The freedom to create what is in my mind for the commissioned subject and print it on a large format, with today’s technology allowing the opportunity to do that in a bigger, grander and more complex way in my 5ft x 2ft pictures. When you see my images on the internet you are viewing a mere thumbnail of the finished product, when they are displayed on a large format every little detail and texture that I have worked on is there to see. Just seeing my finished commissioned work permanently on a wall in a public space showing every little detail is very much rewarding.

What have been some career highlights to date?
Aside from some notable commissions and winning approximately eighty awards to date in the photographic industry, including the Master Photographers Association’s “UK Master Photographer of the year 2018” at their Birmingham awards night, I have gained two Fellowships, one with the Societies of Photographers (FSICIP), and the other with the Master Photographers Association (FMPA). Also, winning “Advertising and Commercial Photographer of the Year” on three occasions with the Societies of Photographers at their London awards night in 2016,2017 and 2020 has been a great highlight. Both “Commercial Photographer of the Year 2018” and “Advertising Photographer of the Year 2018” with the MPA and winning both categories again in 2019, two Judges choice awards (SWPP), more than 50 Gold Awards and my adjudicating in the 2019 Societies of Photographers 20×16 print competition finals in London are just among some of my career highlights to date.

Is your creative process more ‘inspirational’ or ‘perspirational’?
A bit of both really given that each image, after being captured goes through a complicated digital darkroom process, rather like painting, and this takes quite a few hours to complete. I would also recon the project several times beforehand, taking notes, seeing how the lights fall on the subject and spend time working out the most interesting way to display the final piece as well as figuring out a narrative to tell a story in the scene.

What makes your work unique?
I suppose it’s the style I strive to bring out, with emphasis in texture, light and three dimensionality. A sort of realism (or hyper realism) and depth. I like to give the effect that you are looking through a window and that you could almost throw a ball into through the scene, this has gained my work recognition both nationally and internationally.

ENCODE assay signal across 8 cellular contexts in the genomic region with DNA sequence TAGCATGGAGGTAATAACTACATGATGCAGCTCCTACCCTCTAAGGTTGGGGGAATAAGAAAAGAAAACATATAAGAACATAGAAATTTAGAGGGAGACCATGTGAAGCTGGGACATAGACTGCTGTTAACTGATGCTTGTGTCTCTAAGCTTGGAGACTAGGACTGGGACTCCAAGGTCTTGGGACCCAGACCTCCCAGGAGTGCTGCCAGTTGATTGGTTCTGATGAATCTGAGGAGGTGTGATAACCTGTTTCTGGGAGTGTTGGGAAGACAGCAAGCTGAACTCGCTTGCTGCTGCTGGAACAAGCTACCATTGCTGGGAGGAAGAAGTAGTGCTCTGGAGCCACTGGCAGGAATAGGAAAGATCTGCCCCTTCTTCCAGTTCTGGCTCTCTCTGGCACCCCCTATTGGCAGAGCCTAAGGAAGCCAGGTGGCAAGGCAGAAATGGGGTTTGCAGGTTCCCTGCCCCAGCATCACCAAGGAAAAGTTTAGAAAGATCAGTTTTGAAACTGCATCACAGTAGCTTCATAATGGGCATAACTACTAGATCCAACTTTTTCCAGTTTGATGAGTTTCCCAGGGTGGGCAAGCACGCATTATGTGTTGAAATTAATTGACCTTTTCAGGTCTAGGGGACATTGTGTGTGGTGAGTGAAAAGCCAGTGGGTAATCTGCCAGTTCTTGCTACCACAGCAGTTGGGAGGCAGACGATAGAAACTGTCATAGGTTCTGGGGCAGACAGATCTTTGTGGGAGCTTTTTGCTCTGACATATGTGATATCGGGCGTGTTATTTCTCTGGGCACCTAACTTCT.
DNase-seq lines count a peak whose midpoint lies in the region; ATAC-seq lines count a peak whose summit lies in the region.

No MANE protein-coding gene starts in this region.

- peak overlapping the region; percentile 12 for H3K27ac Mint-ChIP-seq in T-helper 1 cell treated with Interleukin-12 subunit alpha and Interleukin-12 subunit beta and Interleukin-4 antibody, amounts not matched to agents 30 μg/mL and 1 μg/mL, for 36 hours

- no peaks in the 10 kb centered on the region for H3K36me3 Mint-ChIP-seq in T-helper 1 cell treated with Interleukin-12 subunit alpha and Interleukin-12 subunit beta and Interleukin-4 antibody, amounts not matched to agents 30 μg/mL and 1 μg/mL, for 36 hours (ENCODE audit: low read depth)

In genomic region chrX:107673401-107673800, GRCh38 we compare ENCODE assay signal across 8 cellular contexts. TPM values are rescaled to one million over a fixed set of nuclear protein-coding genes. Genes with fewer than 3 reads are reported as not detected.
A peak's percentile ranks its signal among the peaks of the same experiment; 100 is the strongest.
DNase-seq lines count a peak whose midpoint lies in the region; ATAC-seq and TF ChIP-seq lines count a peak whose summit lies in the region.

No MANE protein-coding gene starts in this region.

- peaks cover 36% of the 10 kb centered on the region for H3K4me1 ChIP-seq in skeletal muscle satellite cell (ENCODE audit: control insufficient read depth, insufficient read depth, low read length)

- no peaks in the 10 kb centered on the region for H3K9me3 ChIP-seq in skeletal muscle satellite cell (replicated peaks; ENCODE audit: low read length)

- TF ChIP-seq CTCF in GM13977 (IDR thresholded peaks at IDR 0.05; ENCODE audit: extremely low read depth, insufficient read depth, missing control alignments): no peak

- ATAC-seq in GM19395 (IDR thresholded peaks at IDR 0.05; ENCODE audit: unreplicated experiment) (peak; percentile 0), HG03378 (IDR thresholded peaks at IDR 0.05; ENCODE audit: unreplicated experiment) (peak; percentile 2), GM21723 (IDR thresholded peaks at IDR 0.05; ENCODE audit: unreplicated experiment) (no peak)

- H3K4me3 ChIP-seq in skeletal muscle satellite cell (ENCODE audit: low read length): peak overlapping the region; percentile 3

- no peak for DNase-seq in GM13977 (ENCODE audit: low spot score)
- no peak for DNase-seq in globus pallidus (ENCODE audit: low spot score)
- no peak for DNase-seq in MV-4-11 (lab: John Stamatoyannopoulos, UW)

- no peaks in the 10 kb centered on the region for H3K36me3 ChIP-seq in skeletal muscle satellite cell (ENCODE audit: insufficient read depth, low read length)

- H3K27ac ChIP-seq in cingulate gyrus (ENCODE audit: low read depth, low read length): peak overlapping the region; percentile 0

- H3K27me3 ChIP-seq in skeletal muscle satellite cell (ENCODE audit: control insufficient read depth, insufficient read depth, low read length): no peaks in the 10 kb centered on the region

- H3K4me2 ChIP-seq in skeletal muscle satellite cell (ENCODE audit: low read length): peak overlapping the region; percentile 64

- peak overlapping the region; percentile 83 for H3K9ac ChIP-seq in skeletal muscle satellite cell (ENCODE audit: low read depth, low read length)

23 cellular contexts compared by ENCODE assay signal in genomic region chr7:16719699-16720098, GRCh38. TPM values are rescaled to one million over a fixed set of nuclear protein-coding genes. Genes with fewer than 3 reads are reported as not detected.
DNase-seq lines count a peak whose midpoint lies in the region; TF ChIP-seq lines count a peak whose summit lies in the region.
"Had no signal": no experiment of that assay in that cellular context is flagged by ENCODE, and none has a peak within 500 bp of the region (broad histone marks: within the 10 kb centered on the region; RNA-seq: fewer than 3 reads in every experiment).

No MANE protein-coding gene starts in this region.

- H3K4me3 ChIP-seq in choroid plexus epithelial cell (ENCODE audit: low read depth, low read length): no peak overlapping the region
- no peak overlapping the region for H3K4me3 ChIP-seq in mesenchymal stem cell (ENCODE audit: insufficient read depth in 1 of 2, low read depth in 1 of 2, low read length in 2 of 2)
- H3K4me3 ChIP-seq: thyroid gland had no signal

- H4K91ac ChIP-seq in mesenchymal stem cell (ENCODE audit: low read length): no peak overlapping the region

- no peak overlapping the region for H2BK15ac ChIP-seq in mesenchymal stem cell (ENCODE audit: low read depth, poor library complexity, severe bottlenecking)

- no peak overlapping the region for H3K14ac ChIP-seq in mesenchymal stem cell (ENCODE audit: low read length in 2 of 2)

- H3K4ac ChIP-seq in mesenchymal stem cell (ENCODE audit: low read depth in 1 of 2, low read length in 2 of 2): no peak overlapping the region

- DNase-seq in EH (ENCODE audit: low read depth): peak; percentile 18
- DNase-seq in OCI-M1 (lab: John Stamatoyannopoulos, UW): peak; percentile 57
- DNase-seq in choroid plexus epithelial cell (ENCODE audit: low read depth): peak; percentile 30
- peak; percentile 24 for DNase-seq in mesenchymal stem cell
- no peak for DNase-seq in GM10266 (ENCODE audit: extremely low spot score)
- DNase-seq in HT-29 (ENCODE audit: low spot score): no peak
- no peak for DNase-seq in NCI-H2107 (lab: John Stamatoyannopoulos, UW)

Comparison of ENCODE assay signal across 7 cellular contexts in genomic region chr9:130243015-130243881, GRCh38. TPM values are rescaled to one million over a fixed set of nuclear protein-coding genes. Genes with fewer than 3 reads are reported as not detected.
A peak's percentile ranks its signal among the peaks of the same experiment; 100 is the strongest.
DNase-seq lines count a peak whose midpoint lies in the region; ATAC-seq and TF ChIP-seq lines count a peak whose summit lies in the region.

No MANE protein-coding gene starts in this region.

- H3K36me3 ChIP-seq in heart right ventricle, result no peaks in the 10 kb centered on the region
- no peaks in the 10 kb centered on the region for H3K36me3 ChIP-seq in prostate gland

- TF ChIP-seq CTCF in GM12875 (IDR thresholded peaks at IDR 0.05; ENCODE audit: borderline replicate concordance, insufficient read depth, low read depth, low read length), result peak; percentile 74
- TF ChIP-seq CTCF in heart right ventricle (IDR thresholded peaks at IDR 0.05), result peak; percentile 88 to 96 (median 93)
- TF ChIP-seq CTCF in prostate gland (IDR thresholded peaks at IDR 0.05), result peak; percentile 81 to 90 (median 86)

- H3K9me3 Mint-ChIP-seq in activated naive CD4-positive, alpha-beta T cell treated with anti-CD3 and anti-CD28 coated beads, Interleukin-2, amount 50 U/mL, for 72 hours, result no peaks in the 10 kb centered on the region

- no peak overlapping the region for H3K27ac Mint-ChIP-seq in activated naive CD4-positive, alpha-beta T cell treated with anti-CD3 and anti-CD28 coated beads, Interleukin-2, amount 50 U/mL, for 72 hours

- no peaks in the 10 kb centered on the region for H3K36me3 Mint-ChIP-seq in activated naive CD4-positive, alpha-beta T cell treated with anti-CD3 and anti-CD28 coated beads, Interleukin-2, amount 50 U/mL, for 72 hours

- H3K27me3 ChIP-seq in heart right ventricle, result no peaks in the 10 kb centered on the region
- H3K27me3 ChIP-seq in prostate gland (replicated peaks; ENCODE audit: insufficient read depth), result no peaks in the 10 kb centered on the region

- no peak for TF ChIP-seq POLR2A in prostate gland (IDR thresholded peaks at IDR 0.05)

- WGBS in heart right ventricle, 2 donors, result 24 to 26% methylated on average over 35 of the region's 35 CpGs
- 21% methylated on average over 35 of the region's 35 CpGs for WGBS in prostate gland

What makes a good photo?
Many things make up a good photo, proper exposure, good composition, interesting lighting, subject and narrative to mention a few. Personally, I think something that grabs your attention and holds it in this day and age is what truly makes a good photo, as the world is awash with so much imagery.

What is it about the Northern Irish landscape that is so inspiring?
Personally, where I live in west Tyrone, sure it’s nice, but we don’t have much dramatic scenery.  However, when the right light conditions hit, there are so many vistas that come alive and are worth capturing. I have always preferred taking intimate landscapes in smaller areas with more narrative in the scene, and sometimes even ‘lightpainting’ them using slow shutter speeds like in my nigh time waterfall images.

What are your thoughts on the current state of the visual arts in Northern Ireland and how can it be improved?
To be honest, I am not too aware of what is happening out there with other artists however, I do know we are awash with talent here but being an economic backwater, and due to recent events, it is much harder for both established and upcoming artists to move up the ladder. Much more should be done to help, promote and support the arts here as really it reflects the soul of any society.

What’s on your creative agenda for the rest of 2021?
I have more interesting commissions coming up locally, I have recently finished imagery for our local Railway Transport Authority of the newly refurbished Northwest Transport hub in Derry City and I have a commission in the pipeline for a recently completed project in a well-known Belfast establishment. I also have a few of my own projects that I hope to find the time to get started on and look forward to, perhaps try to push the boundaries some more.